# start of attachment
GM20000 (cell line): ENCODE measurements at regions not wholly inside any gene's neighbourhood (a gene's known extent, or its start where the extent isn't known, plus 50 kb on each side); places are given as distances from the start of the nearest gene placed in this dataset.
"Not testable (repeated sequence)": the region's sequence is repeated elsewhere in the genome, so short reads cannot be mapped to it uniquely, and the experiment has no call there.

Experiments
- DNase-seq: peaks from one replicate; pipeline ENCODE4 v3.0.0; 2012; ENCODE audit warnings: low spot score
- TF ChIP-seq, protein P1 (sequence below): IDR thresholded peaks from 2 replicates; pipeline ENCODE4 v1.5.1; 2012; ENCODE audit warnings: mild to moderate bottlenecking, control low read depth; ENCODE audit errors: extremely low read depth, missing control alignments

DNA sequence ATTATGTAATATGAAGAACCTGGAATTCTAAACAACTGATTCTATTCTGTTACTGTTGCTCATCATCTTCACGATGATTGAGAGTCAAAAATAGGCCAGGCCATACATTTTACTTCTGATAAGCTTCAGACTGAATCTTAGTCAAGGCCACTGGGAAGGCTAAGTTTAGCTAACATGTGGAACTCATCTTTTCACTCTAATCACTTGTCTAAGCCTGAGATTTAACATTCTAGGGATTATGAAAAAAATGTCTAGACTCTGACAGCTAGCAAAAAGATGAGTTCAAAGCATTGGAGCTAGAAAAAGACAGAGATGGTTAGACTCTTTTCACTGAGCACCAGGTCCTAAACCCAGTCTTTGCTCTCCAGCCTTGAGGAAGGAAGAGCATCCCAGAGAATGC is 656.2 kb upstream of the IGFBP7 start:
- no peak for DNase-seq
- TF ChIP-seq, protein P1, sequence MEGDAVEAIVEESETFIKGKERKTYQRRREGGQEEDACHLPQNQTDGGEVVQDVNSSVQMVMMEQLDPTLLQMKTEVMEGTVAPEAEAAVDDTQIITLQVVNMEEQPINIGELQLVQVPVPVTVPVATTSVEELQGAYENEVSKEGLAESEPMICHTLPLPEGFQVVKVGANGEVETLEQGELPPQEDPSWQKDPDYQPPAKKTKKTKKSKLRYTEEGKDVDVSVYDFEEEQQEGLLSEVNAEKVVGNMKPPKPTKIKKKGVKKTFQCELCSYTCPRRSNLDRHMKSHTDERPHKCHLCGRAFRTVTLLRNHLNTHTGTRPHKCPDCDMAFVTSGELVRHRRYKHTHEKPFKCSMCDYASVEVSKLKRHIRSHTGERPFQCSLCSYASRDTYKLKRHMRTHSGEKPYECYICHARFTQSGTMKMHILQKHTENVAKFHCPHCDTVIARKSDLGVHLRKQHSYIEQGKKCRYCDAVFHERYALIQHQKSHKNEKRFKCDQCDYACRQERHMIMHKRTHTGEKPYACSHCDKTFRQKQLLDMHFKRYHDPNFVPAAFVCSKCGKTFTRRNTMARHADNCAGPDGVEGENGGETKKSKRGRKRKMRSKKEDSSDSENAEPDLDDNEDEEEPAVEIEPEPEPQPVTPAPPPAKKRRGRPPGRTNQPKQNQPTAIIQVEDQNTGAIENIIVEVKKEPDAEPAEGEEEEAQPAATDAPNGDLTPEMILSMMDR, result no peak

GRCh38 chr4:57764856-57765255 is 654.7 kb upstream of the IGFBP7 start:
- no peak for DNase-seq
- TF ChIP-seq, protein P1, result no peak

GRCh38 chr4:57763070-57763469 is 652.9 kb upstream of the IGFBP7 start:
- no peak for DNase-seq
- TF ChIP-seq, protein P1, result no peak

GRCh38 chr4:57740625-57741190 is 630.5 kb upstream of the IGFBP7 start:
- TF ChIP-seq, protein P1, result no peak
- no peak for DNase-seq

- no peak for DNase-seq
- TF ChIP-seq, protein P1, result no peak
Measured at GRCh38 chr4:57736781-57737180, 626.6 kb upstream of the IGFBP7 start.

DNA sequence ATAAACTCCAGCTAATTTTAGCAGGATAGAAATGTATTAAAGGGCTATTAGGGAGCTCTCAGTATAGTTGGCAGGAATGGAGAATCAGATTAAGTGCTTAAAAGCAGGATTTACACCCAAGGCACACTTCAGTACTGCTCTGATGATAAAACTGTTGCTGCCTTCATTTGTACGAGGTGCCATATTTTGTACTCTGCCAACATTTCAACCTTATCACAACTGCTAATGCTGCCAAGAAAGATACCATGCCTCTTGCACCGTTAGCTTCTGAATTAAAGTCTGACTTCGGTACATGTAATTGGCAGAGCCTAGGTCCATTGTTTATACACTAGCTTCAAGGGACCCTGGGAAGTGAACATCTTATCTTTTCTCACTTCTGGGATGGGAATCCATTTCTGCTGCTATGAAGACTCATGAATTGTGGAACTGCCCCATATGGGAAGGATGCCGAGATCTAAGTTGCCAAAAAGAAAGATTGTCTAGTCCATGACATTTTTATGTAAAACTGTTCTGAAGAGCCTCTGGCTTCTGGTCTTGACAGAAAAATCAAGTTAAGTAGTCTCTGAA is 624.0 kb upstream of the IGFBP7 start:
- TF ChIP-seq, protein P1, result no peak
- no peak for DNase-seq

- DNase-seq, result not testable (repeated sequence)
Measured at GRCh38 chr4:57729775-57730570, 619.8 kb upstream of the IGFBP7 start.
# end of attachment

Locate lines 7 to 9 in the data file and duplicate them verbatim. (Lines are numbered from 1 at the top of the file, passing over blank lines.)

- no peak for DNase-seq
- TF ChIP-seq, protein P1, sequence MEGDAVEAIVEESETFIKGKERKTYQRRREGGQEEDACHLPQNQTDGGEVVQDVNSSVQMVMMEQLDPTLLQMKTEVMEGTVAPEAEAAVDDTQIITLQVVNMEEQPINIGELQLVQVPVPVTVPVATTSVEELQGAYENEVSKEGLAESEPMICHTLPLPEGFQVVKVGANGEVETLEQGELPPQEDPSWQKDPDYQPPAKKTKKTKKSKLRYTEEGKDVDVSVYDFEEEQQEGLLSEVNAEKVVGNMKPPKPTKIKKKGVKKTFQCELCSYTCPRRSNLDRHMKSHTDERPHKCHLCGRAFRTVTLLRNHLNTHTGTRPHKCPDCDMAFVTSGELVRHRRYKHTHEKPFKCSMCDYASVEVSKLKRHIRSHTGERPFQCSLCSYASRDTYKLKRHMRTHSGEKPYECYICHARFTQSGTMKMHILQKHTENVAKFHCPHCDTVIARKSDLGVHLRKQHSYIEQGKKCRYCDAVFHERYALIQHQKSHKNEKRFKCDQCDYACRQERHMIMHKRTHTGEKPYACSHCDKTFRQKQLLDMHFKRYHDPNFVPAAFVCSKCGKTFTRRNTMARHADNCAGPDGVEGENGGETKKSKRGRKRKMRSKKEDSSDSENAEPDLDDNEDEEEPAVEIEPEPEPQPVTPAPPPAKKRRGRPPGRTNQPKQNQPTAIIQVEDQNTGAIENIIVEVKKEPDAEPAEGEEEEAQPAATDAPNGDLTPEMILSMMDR, result no peak

GRCh38 chr4:57764856-57765255 is 654.7 kb upstream of the IGFBP7 start: